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NEW YORK — Malls are turning themselves inside out.
This story first appeared in the December 13, 2013 issue of WWD. Subscribe Today.
In a bid to attract more luxury tenants, including restaurants, malls are expanding with more street-facing storefronts. The goal is to allow high-end shoppers and diners to go into stores without having to walk through the food court — or the hordes of everyday consumers.
“We’re repositioning our portfolio,” said Emerick Corsi, president of real estate asset services at Forest City. “We’re bringing better department stores, better fashion and more electronic marketing. We’re bringing patio dining and upscale retail. Restaurants are as important as department stores. They do more volume than department stores can do. The average restaurant does $13 million a year. That’s why we want to turn our malls inside out.”
That was one of the main trends at the International Council of Shopping Centers’ conference earlier this week, held at the Hilton Hotel and Sheraton Hotel and Towers, here. The convention was described as “the best in recent years” by participants, who flocked to the meeting; attendance spiked 9.5 percent over last year. Many said the New York confab has grown beyond a regional event to gain national recognition.
“This convention is becoming more important. It’s just like Las Vegas,” William Taubman, chief operating officer of Taubman Centers Inc., said, referring to the ICSC’s massive ReCon conference in Las Vegas. Reflecting its size and stature, the New York meeting will move to a new location next year — the Jacob K. Javits Convention Center.
The increased attendance reflected a rising optimism among major real estate firms, which increasingly are on the hunt for acquisitions to bolster their portfolios.
Vornado, Thor, Crown and Jeffrey Sutton are snatching up prime real estate in Manhattan and taking a long-term view of the market. Traditional shopping-center developers also are investing in big cities now. Faced with a consolidating market, General Growth Properties has been buying buildings in New York, on Lafayette Street, and Chicago, on Michigan Avenue. In major cities throughout the U.S., other developers are buying contiguous buildings, retooling properties formerly used for manufacturing and other industries and pioneering neighborhoods off the beaten path.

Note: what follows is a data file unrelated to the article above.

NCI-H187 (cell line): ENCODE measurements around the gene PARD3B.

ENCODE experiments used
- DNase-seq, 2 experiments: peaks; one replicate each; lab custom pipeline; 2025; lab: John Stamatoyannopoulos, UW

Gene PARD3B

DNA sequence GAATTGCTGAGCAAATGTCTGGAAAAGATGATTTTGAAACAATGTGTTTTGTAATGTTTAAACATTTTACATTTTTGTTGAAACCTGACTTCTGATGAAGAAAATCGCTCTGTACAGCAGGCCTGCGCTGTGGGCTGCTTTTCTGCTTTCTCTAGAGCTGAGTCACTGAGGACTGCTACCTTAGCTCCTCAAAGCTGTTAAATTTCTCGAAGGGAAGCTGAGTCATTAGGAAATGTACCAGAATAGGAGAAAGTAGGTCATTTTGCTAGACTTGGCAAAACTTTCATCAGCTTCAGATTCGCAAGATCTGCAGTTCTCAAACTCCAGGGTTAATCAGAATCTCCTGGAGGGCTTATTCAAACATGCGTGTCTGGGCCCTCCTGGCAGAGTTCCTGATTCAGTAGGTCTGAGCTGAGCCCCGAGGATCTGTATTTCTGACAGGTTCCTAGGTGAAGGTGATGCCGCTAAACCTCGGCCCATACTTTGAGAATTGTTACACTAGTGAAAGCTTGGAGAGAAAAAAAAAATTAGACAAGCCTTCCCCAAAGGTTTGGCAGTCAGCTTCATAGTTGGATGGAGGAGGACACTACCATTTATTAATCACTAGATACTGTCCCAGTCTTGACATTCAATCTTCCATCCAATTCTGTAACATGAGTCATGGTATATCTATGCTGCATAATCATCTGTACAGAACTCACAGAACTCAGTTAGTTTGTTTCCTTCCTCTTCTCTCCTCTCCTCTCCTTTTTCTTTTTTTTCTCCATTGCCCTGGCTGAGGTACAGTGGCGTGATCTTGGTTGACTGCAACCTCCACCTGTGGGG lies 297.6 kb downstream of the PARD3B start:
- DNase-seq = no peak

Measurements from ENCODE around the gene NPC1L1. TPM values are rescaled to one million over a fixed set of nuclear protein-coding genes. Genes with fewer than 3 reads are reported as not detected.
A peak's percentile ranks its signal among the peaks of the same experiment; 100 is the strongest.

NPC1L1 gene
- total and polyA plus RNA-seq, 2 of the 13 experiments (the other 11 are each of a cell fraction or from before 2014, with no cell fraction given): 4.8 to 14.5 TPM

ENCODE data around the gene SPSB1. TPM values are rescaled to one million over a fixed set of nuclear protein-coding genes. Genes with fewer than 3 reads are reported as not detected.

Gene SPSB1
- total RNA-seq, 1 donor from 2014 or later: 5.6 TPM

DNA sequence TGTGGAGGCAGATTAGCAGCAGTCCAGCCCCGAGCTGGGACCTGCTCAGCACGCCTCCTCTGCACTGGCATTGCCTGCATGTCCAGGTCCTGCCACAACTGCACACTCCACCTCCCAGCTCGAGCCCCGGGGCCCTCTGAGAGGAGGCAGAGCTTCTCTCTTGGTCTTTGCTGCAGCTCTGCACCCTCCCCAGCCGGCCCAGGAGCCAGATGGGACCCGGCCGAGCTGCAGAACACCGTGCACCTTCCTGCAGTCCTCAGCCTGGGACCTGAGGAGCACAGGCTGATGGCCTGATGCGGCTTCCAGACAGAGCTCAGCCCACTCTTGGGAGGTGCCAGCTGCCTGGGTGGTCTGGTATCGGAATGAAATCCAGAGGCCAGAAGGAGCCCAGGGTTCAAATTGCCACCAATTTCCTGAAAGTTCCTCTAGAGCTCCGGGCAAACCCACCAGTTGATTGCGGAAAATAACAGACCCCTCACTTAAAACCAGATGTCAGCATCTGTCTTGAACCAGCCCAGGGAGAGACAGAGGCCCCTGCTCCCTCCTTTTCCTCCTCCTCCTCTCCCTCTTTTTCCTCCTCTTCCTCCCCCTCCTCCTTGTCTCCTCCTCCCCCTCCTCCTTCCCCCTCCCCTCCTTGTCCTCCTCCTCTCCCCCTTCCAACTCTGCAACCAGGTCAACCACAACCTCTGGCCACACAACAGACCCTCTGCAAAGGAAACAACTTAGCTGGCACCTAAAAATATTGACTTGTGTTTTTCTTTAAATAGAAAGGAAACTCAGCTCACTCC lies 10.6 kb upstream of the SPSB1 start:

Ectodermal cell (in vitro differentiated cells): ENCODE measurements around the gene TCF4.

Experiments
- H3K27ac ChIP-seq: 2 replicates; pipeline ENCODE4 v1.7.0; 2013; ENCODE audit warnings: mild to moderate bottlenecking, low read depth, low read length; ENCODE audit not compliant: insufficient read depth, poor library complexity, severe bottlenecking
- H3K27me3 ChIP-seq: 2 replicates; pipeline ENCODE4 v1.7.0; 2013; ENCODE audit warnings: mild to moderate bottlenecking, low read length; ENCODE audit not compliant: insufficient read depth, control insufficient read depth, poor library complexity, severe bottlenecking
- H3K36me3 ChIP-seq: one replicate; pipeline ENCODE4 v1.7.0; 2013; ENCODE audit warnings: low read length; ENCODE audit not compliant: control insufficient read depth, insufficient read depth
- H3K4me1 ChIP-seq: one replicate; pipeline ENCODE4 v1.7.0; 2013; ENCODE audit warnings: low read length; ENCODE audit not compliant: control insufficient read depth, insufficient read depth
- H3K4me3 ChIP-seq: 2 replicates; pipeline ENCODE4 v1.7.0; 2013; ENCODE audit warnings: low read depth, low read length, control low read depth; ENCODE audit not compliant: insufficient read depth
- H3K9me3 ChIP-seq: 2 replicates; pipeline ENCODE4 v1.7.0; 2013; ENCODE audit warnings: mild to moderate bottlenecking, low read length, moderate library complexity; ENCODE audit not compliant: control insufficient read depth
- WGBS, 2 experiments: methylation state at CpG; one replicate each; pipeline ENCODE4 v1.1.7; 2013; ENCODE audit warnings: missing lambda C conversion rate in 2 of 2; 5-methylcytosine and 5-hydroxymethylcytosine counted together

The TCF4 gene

Jamestown Properties created a shopping district in West Berkeley, Calif., an area with industrial roots. “In Atlanta, we created a home to incubate brands,” said Michael Phillips, chief operating officer of Jamestown. Ponce City Market, an adaptive reuse development, will consist of more than 1 million square feet of retail, office and residential space in Atlanta’s Old Fourth Ward district. “Streets are enjoying importance in people’s lives,” Phillips said. “Post-Lehman Bros. and the downturn, people want more than just a transaction. They want art shows, music and good design and architecture.”
Developers are using every square inch of space in Manhattan, whether landlocked or floating. Young Woo & Associates’ Pier 57, known as the SuperPier, near the West Side Highway, landed its first retail tenant, Opening Ceremony. The Howard Hughes Corp. is making a bid to revive the South Street Seaport, and Hudson Yards reportedly has a commitment from its first retail tenant, Fairway. “This is an island and you can’t make it any bigger,” said Lisa Rosenthal, a broker at Lansco. “What seems hard to get to today, in a few years will seem very much connected.”
While there’s a dearth of land for new malls in top U.S. markets, Taubman said his company has plans to build four shopping centers in Hawaii, downtown Miami, San Juan and Sarasota, Fla. “We’re the only one” doing new construction, he said. “It’s a positive sign.”
“The worst is behind us,” said Benjamin Fox, executive vice president of retail leasing at Massey Knakal Realty Services, referring to the economy. “The New York conference acts as a strong bellwether for industry growth in the year to come,” said Michael P. Kercheval, president and chief executive officer of ICSC. “When the conference sees an increase in attendance the industry grows the following year, if attendance contracts, so does the industry.”
“The industry is healthy,” said Greg Miles, chief operating officer of Australian developer Westfield. “There’s a high degree of optimism. Sales have generally been quite good for a lot of brands. Housing prices in many places are stronger and people’s sense of optimism [has improved]. The West Coast and this area [New York metro] have been very strong due to lifting house prices.